Contemporary Assessment of Medical Morbidity and Mortality in Head and Neck Surgery

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Abstract

Objective.

To update the incidence of medical morbidity and mortality in head and neck surgery and factors that influence length of stay (LOS).

Study Design.

Cross-sectional analysis of a national database.

Setting.

Academic medical center.

Methods.

A specific database for head and neck surgical procedures was extracted from the National Hospital Data Survey for 2005 through 2007. Records of inpatient admissions for patients undergoing head and neck surgery as the primary procedure were examined to establish the frequency of medical complications, mortality, and LOS. The association of these medical complications with mortality and LOS was determined.

Results.

A total of 330,629 head and neck procedures were analyzed. The overall medical morbidity and mortality rates were 5.0% ± 0.7% and 0.4% ± 0.2%, respectively. The most common medical complication was hospital-acquired pneumonia (3.3% ± 0.6%), whereas acute renal failure, stroke, acute myocardial infarction, pulmonary embolism, and deep venous thrombosis were substantially less frequent (combined incidence, 2.1%). The mean LOS for patients without a major complication was 3.3 ± 0.2 days vs 14.0 ± 1.9 days for those with a major complication (P < .001).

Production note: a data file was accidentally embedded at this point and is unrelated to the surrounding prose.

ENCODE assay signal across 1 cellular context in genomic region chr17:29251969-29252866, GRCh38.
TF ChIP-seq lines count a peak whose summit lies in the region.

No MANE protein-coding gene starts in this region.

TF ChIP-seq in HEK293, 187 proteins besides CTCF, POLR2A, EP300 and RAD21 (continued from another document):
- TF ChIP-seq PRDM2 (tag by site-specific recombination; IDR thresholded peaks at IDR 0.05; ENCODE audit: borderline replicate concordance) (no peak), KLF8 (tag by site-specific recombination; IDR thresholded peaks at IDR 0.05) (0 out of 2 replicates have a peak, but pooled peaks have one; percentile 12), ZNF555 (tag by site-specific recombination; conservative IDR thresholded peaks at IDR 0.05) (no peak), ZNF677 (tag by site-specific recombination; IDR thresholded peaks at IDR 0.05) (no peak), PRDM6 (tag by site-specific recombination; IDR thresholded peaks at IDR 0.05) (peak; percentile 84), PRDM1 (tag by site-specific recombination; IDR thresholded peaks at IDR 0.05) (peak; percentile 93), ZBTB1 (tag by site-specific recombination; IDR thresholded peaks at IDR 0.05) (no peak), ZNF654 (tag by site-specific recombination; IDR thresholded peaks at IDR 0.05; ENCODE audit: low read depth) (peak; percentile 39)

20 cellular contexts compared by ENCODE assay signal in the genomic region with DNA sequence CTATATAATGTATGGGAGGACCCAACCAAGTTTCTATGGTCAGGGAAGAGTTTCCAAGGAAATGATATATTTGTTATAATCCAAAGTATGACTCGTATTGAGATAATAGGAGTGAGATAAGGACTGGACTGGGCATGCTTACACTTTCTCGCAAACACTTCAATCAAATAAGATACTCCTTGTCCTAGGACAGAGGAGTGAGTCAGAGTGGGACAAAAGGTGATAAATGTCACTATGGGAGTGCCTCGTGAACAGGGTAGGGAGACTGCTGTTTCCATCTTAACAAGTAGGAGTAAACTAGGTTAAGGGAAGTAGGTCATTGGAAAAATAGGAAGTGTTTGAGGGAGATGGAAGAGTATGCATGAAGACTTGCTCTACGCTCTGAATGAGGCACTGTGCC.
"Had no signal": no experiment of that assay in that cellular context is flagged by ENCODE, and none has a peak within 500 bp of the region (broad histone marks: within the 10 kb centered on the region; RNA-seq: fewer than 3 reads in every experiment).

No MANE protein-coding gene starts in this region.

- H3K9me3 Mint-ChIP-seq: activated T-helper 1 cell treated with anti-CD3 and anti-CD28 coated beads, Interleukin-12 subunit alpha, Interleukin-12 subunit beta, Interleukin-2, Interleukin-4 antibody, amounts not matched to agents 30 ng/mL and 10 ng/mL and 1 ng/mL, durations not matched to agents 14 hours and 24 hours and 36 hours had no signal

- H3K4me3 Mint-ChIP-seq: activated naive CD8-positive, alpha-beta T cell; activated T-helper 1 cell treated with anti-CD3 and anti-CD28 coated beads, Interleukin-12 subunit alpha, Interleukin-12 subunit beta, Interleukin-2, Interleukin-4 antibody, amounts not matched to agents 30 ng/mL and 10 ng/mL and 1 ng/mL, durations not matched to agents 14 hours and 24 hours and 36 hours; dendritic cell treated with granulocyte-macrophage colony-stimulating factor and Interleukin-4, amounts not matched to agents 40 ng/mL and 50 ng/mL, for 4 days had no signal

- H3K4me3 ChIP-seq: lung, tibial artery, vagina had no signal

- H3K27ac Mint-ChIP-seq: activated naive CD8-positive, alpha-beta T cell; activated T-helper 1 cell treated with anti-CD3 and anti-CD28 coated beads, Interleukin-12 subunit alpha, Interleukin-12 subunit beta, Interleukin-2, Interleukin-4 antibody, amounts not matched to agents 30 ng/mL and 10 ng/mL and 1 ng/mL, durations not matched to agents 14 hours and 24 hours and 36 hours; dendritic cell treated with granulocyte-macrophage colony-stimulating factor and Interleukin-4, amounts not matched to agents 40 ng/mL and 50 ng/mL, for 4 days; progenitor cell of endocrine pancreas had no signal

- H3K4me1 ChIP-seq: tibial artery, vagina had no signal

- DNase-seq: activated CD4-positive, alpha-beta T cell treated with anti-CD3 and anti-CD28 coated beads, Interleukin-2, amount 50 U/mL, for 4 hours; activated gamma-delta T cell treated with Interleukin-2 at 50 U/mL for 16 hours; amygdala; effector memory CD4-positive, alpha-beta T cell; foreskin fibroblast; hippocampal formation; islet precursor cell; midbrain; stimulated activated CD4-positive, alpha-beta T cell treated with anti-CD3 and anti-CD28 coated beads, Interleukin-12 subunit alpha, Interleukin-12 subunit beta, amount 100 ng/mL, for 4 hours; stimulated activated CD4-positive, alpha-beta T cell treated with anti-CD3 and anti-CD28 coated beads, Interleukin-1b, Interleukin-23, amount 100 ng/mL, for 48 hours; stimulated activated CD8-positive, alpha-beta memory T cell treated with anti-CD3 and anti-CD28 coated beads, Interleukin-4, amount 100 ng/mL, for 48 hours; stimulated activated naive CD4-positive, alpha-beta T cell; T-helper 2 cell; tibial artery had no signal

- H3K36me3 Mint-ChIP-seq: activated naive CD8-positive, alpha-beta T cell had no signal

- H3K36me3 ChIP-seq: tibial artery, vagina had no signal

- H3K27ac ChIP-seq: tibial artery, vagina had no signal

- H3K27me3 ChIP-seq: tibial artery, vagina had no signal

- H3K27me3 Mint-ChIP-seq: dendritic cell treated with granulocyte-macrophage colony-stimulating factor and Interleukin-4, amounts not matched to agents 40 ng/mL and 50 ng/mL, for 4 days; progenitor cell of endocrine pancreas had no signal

Conclusions.

Medical morbidity and mortality in patients undergoing head and neck surgical procedures continue to be exceedingly low. Although medical complications are associated with a longer LOS, the influence of medical complications on mortality has declined. Enhancements in perioperative medical management of head and neck surgical patients are likely responsible for these improved results.

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